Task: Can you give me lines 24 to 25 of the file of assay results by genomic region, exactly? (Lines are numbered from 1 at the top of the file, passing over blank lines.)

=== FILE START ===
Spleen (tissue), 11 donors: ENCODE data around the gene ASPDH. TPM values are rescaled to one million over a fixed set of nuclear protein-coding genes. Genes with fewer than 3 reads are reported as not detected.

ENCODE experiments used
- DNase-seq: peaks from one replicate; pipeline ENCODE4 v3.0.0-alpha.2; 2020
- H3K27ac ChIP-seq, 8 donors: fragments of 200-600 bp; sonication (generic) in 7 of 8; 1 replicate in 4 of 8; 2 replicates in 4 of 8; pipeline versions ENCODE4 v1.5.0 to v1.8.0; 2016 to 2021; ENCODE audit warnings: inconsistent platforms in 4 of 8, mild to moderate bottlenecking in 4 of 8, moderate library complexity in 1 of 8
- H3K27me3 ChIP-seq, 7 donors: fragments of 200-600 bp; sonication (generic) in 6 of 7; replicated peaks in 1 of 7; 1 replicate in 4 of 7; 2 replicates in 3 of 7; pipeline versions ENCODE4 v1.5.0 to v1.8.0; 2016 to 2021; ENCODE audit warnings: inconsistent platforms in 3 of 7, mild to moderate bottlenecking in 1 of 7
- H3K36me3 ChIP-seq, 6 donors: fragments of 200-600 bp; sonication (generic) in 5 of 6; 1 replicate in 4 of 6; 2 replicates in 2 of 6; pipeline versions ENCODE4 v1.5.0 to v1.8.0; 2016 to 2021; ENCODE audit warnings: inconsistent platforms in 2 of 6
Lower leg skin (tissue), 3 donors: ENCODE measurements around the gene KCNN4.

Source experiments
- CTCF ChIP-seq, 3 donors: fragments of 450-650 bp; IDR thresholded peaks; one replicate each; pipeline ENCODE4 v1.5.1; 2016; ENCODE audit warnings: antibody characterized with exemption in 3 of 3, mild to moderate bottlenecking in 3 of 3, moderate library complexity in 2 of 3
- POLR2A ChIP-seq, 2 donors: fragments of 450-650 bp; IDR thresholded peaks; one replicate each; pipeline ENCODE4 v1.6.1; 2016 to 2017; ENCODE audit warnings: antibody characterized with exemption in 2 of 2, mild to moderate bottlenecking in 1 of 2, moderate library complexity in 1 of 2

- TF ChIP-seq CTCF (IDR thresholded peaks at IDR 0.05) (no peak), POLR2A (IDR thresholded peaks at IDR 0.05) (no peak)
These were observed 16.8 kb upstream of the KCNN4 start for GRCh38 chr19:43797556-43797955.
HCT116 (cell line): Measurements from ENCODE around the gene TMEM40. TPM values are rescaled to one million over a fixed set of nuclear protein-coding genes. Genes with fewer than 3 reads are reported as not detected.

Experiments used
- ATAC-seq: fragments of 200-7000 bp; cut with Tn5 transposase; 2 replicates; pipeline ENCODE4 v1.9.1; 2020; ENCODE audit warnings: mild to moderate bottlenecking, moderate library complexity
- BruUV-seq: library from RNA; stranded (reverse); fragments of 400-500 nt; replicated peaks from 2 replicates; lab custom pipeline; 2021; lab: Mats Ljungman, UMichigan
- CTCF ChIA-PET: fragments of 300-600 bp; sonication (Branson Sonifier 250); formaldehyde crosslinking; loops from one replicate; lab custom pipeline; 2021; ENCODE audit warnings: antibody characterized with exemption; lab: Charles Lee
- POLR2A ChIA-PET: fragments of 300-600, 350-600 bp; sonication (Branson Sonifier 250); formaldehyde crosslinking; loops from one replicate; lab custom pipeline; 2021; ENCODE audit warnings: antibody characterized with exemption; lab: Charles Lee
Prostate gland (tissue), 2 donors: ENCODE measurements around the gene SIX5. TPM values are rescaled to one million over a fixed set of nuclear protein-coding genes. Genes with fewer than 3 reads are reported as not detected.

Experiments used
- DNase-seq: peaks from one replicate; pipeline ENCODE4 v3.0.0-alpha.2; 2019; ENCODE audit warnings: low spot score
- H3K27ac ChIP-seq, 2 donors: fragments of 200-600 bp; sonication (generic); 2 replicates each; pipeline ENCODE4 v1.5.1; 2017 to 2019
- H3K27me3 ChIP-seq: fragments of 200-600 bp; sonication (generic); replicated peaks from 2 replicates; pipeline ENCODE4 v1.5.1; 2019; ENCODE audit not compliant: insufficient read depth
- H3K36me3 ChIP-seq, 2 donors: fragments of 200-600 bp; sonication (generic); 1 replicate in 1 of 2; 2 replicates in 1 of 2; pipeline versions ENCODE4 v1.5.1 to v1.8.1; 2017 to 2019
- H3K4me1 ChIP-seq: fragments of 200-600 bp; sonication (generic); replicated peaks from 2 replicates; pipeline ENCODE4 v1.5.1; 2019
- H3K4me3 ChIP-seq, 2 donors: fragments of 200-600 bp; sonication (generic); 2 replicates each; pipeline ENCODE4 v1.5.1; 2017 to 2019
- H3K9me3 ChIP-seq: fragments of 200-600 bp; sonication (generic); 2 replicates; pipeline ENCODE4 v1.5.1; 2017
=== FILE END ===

- H3K36me3 ChIP-seq, 2 donors: fragments of 200-600 bp; sonication (generic); 1 replicate in 1 of 2; 2 replicates in 1 of 2; pipeline versions ENCODE4 v1.5.1 to v1.8.1; 2017 to 2019
- H3K4me1 ChIP-seq: fragments of 200-600 bp; sonication (generic); replicated peaks from 2 replicates; pipeline ENCODE4 v1.5.1; 2019